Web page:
• [0004]
    The distal end is typically articulated by pulling on wires that are held inside the insertion tube portion of the endoscope. These wires are connected to swing arms or drums that are moved or rotated by knobs, wheels, triggers, or levers. FIG. 2 shows a typical endoscope 500 with four-way articulation. This endoscope consists of two knobs 280, 290 (or, alternately, two levers or wheels) that are turned individually or simultaneously to move distal end 310 into the desired position.
  • [0005]
    The movement of the direction of the distal tip of a remote imaging device, commonly referred to as articulation, is most often accomplished by pushing and/or pulling wires attached between the distal tip of the endoscope and a gear system in the proximal handle. Gears (e.g., capstans, rack and pinion, cams) within the handle are moved by the operator using levers or wheels connected to the gears. In four-way articulation, the endoscope deflection is in two independent, perpendicular planes (e.g., left-right and up-down). In order to view a particular area that requires travel in both planes of movement, the operator must actuate two levers or knobs, usually in succession. This is cumbersome and not an intuitive process. Alternatively, an electronic joystick is employed that converts the more intuitive joystick movement into an electrical signal that can be processed and converted into electrical signals that drive a motor (for one-way and two-way articulation in a single plane) or two motors (for four-way and all-way articulation). The drawback with this means of articulation is the endoscope handle is typically connected (via an umbilical or tether) to an external power supply and processing electronics for the joystick and motors. This limits the portability of the device and the operator's access to remote locations. Alternatively, the motors, electronics, and power supply (e.g., batteries) are contained within the handle, making the device heavy, large, and difficult and tiring to use. Additionally, the operator lacks the “tactile feel” or feedback inherent in a mechanically actuated device that is often necessary to sense the device's advancement or resistance.
  • SUMMARY OF THE INVENTION
  • [0006]
    The invention relates to the mechanism used to articulate the distal end of an elongated tool. The term “tool” as used herein includes, e.g.: remote imaging devices such as endoscopes, catheters, borescopes, and fiberscopes; optical measuring devices such as transmission, absorbance, reflectance, fluorescence and Raman devices; and ultrasonic imaging devices such as cardiac catheters, transesophageal ultrasonic imaging systems, and remote non-imaging devices such as insertion tubes, guide tubes, catheters, tools and devices placed down the working channel of catheters, endoscopes, borescopes and fiberscopes, laparoscopy tools and devices, tools and devices manipulated through glove box enclosures, and also, in general, any elongated device that is operated remotely, in which distal end articulation is necessary.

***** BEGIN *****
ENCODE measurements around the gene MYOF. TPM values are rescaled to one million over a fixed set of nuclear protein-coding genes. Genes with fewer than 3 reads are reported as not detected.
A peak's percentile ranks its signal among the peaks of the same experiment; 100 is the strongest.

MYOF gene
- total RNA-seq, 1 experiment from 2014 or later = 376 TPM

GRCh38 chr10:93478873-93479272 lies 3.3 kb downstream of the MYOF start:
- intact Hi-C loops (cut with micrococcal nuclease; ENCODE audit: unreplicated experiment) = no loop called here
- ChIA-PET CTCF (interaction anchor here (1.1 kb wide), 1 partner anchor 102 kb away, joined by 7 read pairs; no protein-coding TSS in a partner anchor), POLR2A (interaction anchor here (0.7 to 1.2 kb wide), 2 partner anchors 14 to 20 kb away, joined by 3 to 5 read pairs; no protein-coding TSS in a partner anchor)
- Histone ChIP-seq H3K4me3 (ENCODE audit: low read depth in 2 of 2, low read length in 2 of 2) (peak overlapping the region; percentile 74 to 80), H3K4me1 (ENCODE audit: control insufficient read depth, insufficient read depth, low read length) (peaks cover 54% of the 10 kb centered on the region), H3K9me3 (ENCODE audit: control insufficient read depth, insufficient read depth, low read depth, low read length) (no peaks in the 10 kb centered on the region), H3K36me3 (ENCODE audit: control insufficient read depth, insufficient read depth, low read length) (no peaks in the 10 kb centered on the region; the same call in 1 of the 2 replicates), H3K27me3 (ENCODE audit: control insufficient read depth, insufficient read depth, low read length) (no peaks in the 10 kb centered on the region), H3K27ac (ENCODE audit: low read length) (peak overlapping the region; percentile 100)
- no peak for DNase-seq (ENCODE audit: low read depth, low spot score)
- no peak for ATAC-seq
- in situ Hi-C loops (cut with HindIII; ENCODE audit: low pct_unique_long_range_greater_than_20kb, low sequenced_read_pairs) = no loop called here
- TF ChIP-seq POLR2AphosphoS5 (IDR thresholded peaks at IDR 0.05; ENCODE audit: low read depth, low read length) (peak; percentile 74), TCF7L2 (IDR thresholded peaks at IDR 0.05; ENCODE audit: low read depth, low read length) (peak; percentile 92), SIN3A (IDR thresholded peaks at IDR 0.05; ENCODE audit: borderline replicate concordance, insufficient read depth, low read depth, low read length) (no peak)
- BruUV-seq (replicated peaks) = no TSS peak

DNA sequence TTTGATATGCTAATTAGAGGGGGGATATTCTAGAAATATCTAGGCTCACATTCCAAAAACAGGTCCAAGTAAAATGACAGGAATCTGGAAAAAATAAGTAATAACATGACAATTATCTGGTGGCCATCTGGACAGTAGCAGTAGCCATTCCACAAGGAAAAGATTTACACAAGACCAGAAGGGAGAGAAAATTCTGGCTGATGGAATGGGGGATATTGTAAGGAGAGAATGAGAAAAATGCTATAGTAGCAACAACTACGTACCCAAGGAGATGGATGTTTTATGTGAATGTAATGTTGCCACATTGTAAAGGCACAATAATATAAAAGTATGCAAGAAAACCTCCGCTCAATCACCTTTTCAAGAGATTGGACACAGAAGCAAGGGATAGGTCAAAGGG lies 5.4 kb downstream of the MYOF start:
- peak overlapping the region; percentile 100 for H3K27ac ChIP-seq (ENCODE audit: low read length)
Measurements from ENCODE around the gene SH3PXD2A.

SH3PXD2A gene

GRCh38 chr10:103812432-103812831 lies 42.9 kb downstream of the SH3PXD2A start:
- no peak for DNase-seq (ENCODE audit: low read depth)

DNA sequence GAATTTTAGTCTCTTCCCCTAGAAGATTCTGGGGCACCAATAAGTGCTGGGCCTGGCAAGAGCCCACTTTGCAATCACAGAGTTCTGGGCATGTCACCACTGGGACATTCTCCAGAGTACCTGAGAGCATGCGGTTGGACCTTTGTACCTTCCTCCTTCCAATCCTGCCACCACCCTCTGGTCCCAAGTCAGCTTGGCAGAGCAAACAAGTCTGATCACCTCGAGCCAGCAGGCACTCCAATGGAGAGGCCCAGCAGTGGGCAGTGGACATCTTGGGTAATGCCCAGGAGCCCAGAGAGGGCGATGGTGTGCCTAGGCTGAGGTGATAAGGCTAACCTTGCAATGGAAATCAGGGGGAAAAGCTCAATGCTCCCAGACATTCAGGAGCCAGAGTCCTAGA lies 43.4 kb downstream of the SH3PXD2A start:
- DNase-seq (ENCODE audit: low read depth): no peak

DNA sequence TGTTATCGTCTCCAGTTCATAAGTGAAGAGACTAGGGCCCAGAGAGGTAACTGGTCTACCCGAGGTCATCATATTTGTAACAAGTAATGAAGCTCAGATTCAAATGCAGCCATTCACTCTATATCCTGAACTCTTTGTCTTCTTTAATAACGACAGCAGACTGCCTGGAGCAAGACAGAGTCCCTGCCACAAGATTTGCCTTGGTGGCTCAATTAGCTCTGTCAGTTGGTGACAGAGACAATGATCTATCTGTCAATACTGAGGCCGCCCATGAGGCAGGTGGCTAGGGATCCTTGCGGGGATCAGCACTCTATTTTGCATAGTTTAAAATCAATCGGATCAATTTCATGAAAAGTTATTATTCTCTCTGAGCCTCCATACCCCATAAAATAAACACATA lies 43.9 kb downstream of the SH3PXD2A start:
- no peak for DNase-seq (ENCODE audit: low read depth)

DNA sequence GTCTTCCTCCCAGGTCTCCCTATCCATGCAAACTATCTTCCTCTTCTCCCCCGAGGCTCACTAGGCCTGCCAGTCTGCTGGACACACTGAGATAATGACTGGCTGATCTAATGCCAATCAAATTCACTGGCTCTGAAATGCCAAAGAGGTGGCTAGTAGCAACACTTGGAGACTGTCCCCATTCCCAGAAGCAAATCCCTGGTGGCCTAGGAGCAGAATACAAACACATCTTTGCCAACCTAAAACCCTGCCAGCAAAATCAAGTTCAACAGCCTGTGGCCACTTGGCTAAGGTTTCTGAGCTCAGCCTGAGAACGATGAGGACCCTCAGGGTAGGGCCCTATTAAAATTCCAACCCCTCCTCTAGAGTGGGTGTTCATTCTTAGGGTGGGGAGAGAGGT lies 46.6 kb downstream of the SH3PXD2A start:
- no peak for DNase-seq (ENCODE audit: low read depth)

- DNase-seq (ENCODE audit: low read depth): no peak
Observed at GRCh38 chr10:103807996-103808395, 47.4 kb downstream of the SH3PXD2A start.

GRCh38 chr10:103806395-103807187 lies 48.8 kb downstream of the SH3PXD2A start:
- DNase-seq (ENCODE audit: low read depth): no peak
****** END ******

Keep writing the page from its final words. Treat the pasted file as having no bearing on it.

• [0007]
    The inventive mechanism moves the articulating end in all four directions within the nominal sphere of the distal end. The invention uses a joystick lever approach to articulate the distal end tip. The mechanism is a two-axis, mechanically actuated device that allows the user to rotate two drums, cams, or gears (all termed herein “drums”). The particular type of drum used is based upon the diameter, length, and size of the tool. The drums are moved individually or simultaneously in either direction (e.g. clockwise or counter clockwise) by applying manual pressure to a joystick lever in the direction of desired articulation. This rotation pulls and/or pushes the wires connected to the distal end of the tool, causing the distal end to articulate to a desired position. This articulated movement permits the user to direct the view and/or placement of an instrument on the surface of an imaginary sphere. This invention relies upon the mechanical force generated at the joystick by the operator's hand, rather than relying on an electronic joystick that converts the joystick movement to an electrical signal, proportional to the joystick movement, that is used to drive an electronic motor or motors. This mechanical joystick, therefore, provides an intuitive direction with which the distal tip location can be interpolated based upon the joystick location. Additionally, the operator maintains a tactile sense or “feel” for the advancement through and the placement of the distal tip's environment.
  • [0008]
    This manual joystick mechanism is unique in that the joystick position is representative of the position of the distal tip of the tool, making operation of the tool much more intuitive and easier to use. In addition, this is the only mechanism that provides a nominally spherical surface of operation. This all-way articulation can be viewed as movement of the distal tip in an R-Theta (radius and angle) or spherical coordinate system. This is differentiated from typical four-way articulation, which is movement of the distal tip along two independent perpendicular planes (e.g., the XZ and YZ planes where the tool axis lies along the Z-axis). While both four-way and all-way articulation have similar end results (i.e., the distal tip can be moved to similar positions), only the all-way joystick mechanism accomplishes this in a simple, single step movement, whereas the four-way mechanism must make two independent movements to arrive at the same place in space.